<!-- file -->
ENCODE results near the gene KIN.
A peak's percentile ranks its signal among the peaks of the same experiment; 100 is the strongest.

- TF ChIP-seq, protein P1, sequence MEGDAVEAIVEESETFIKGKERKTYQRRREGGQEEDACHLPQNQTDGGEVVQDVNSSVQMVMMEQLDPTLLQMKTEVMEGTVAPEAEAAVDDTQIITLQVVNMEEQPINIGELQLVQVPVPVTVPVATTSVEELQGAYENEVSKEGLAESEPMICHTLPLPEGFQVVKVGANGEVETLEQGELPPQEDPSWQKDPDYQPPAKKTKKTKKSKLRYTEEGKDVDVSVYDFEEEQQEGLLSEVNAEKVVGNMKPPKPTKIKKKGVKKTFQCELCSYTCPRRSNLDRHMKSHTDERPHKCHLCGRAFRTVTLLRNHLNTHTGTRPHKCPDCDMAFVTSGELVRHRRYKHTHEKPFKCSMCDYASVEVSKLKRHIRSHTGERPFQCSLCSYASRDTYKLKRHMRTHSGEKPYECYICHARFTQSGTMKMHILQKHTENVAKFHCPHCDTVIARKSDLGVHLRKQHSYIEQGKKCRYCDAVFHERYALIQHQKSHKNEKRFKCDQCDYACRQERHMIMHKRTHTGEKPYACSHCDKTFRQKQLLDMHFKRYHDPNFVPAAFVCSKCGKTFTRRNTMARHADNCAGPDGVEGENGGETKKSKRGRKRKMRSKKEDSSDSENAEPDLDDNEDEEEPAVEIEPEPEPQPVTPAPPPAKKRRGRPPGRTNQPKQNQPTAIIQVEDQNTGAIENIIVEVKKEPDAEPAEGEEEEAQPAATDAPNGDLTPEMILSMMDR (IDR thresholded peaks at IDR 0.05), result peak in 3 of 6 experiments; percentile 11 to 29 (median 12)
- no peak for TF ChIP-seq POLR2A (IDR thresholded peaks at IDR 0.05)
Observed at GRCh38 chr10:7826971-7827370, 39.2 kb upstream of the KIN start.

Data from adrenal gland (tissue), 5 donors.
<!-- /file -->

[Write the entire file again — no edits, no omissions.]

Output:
ENCODE results near the gene KIN.
A peak's percentile ranks its signal among the peaks of the same experiment; 100 is the strongest.

- TF ChIP-seq, protein P1, sequence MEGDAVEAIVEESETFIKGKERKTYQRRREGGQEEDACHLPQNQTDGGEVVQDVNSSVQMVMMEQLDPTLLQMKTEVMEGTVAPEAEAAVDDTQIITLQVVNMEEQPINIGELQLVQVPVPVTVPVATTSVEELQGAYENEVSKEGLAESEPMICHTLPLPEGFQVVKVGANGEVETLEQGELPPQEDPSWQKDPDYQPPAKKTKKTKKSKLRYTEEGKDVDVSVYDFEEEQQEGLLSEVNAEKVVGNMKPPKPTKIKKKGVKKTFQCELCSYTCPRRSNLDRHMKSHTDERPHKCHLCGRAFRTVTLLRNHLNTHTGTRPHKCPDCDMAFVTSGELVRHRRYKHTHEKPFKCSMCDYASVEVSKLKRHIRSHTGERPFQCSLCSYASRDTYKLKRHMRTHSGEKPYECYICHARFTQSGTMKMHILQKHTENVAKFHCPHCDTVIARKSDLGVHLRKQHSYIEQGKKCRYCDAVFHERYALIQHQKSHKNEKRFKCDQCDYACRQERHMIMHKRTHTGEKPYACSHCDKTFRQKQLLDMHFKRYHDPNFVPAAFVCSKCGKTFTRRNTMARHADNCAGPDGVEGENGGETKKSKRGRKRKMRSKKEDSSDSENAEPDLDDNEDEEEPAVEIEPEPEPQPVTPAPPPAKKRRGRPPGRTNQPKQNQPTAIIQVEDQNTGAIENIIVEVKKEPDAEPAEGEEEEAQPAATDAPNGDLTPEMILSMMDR (IDR thresholded peaks at IDR 0.05), result peak in 3 of 6 experiments; percentile 11 to 29 (median 12)
- no peak for TF ChIP-seq POLR2A (IDR thresholded peaks at IDR 0.05)
Observed at GRCh38 chr10:7826971-7827370, 39.2 kb upstream of the KIN start.

Data from adrenal gland (tissue), 5 donors.